There are some very simple steps an employer can take in order to reduce the occurrence of employment-related litigation. Of course, the employee selection process is the first place to start. Employers should not make promises to prospective employees (or even current employees) without first giving thought to the consequences of doing so. Being honest and straightforward and not committing to any future promotions, salary increases and the like, even if done verbally and not in writing, is extremely important.
Having prospective employees sign an employment application which specifically states that employment is at-will and may be terminated for any reason is a good rule to follow. In fact, all employment-related documents, such as employee handbooks and personnel manuals, should reiterate this. Doing so will help the employer’s case when he or she decides to terminate an employee. Additionally, these “employment documents” should specify that oral statements will not be binding and that only the written word will prevail. The employee handbook or manual is also the perfect place to set forth company policies and procedures regarding holidays, vacation, sick-time, and health benefits.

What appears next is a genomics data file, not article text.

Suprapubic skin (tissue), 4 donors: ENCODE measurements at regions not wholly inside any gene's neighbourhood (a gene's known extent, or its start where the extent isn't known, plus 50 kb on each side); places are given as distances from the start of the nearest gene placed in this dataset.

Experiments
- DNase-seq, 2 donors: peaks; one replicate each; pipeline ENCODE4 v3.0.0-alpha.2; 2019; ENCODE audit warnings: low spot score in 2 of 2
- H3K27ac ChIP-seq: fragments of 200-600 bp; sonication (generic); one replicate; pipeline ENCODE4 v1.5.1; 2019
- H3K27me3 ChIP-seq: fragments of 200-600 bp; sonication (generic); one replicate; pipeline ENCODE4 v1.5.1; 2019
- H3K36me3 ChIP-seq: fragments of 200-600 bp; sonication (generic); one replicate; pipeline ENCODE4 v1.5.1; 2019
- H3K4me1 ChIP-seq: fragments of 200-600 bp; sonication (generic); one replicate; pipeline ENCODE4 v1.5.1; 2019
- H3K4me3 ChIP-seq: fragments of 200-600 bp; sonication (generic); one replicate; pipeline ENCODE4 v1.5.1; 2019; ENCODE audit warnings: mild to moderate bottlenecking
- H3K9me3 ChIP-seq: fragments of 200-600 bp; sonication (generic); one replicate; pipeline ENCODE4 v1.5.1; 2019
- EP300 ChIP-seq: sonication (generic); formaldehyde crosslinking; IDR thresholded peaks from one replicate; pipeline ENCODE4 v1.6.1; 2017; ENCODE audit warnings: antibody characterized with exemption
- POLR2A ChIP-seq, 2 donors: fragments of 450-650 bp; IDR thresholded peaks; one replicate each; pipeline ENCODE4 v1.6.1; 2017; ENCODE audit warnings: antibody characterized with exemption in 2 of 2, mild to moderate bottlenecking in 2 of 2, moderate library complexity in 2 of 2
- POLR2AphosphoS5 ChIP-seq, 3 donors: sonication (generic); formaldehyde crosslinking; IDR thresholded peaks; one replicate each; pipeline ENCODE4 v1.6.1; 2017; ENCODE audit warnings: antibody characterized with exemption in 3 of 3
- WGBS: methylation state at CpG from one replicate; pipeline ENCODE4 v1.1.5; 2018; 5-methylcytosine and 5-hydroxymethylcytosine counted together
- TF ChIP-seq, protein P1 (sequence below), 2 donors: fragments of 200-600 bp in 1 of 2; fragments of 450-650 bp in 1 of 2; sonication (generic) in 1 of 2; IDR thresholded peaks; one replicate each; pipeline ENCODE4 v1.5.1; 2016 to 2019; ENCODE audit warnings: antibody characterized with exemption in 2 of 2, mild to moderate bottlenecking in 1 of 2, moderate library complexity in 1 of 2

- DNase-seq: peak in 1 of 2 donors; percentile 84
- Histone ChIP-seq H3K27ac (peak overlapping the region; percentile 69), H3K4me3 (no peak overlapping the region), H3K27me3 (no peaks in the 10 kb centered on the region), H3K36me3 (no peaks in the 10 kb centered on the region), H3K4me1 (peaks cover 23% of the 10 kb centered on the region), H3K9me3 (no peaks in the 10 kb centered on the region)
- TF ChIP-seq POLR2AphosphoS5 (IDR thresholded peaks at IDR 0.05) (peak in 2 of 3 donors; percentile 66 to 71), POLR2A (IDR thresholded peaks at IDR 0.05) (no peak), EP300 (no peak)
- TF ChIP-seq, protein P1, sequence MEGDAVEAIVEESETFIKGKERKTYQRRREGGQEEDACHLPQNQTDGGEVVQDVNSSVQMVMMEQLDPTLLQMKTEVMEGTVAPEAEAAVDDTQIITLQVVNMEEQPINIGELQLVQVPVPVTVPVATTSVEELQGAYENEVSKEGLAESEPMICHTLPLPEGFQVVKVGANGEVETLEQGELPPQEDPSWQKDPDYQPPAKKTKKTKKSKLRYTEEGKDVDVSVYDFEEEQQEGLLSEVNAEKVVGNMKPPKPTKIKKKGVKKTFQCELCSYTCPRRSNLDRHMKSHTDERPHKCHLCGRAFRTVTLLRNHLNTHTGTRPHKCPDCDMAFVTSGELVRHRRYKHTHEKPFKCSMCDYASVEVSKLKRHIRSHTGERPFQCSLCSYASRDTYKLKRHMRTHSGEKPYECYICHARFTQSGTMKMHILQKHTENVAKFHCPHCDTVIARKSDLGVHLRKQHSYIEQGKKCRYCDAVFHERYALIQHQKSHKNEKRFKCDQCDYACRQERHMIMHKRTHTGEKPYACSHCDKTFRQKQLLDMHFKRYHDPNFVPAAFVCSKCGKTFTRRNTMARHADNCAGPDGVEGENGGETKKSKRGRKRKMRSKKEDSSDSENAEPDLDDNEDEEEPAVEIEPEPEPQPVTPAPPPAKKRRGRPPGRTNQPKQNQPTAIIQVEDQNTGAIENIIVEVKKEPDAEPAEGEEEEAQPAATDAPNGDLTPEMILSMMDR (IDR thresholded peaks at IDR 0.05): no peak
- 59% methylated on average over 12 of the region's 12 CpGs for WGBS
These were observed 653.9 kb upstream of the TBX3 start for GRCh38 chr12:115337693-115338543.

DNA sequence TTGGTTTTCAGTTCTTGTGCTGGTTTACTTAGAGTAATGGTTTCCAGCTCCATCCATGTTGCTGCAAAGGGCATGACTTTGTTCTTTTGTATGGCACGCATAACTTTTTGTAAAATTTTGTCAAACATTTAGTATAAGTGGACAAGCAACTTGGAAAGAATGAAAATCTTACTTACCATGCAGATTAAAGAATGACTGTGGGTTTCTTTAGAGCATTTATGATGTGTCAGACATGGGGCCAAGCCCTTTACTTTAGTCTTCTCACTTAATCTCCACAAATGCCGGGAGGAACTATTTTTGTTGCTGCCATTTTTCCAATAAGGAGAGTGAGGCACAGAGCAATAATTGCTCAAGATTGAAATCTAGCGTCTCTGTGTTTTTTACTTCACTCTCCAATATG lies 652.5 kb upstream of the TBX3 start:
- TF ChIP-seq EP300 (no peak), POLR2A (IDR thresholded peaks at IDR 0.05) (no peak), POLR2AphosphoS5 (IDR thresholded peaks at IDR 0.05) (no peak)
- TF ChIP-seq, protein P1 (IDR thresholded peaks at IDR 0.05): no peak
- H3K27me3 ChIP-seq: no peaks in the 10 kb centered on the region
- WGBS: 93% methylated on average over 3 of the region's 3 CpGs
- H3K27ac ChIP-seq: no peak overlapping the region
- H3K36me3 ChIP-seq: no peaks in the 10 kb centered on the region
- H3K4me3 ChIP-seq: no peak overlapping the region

Employers should establish general rules, policies and procedures for employees to follow, along with an indication of how infractions will be handled. It is imperative that the employer treat all employees equally when it comes to violations of the rules or unacceptable behavior. Disparate or inconsistent treatment is bound to cause difficulties.
Of course, great care should be taken when terminating an employee. A relatively safe way of reducing your workforce is to terminate employees strictly on a seniority basis. Unfortunately, such a workforce reduction does not usually serve the needs of the employer. Prior to terminating an employee because of poor work performance, it is essential that you document the failures of the employee and you provide the employee with written warnings, as well as opportunities to rectify the deficiencies, prior to termination.
Another effective way of reducing litigation is to offer a terminated employee severance pay in exchange for a release from all claims he or she might have against the employer. The payment must be greater than that which the employee would ordinarily be entitled. A properly drafted release, handled properly with the guidance of a knowledgeable attorney, can prove invaluable.